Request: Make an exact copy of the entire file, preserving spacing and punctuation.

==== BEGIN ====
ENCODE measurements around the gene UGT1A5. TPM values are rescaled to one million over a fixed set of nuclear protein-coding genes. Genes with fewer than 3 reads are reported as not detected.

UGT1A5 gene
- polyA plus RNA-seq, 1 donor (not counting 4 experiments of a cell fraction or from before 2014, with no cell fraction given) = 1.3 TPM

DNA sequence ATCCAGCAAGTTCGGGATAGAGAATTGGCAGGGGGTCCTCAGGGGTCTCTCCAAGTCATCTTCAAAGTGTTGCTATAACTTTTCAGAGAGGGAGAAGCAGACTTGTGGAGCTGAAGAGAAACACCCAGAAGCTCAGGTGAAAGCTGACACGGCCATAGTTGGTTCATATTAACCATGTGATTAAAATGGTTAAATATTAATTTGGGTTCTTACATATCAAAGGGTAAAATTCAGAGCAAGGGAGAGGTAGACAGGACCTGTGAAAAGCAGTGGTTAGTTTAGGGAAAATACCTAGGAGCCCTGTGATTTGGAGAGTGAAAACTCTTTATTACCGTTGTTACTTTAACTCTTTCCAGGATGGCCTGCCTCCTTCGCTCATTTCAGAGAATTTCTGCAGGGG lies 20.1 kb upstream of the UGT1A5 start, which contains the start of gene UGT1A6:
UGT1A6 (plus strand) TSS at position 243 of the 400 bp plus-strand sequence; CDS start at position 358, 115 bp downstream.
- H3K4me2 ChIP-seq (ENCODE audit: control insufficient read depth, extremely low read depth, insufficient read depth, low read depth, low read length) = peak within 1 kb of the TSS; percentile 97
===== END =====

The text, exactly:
ENCODE measurements around the gene UGT1A5. TPM values are rescaled to one million over a fixed set of nuclear protein-coding genes. Genes with fewer than 3 reads are reported as not detected.

UGT1A5 gene
- polyA plus RNA-seq, 1 donor (not counting 4 experiments of a cell fraction or from before 2014, with no cell fraction given) = 1.3 TPM

DNA sequence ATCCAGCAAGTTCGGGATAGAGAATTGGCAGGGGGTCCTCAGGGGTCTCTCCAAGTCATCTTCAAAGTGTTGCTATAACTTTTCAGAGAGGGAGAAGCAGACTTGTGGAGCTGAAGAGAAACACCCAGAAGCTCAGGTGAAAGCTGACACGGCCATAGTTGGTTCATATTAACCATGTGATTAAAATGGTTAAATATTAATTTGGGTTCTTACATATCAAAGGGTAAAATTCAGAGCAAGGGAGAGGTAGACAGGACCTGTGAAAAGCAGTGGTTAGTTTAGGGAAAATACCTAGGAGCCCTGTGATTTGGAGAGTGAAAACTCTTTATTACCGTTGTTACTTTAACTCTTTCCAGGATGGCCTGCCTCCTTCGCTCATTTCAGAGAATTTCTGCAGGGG lies 20.1 kb upstream of the UGT1A5 start, which contains the start of gene UGT1A6:
UGT1A6 (plus strand) TSS at position 243 of the 400 bp plus-strand sequence; CDS start at position 358, 115 bp downstream.
- H3K4me2 ChIP-seq (ENCODE audit: control insufficient read depth, extremely low read depth, insufficient read depth, low read depth, low read length) = peak within 1 kb of the TSS; percentile 97